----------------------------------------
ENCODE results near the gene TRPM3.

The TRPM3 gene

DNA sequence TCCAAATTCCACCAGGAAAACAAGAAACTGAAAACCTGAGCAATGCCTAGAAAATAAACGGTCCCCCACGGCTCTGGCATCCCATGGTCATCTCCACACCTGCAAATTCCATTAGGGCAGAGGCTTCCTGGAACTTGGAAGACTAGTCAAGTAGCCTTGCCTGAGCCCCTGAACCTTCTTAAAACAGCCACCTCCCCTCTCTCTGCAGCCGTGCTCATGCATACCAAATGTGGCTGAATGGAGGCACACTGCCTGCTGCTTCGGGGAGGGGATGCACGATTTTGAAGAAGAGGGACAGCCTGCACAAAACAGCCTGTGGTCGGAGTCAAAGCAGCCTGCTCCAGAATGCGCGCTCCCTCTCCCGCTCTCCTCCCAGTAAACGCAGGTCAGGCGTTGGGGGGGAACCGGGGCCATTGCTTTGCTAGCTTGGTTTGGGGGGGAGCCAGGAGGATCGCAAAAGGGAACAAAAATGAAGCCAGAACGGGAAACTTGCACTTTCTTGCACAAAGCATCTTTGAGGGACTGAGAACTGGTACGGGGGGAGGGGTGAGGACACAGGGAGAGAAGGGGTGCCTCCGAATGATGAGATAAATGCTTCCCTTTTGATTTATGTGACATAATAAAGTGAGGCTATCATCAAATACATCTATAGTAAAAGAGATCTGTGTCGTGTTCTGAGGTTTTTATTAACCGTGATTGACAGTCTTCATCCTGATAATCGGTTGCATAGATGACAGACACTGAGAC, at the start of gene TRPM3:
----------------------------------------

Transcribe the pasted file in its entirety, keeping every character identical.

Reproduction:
ENCODE results near the gene TRPM3.

The TRPM3 gene

DNA sequence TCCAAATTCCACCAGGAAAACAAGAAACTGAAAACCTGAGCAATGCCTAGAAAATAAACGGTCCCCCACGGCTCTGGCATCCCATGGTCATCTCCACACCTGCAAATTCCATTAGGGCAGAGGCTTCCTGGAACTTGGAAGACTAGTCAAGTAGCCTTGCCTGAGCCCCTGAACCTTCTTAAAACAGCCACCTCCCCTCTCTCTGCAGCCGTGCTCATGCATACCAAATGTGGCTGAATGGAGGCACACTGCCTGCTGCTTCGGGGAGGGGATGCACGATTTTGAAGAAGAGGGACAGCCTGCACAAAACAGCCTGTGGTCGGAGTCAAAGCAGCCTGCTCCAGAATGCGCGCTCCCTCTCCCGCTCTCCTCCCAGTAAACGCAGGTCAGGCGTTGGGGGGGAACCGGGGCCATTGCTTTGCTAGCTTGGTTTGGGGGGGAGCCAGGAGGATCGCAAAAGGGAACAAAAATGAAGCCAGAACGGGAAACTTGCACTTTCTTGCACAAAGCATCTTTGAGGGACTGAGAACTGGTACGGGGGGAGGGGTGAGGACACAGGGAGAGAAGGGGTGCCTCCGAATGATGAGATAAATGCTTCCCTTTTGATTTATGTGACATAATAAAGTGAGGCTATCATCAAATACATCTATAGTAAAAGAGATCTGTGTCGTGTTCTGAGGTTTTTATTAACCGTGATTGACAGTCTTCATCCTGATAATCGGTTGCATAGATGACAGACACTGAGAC, at the start of gene TRPM3: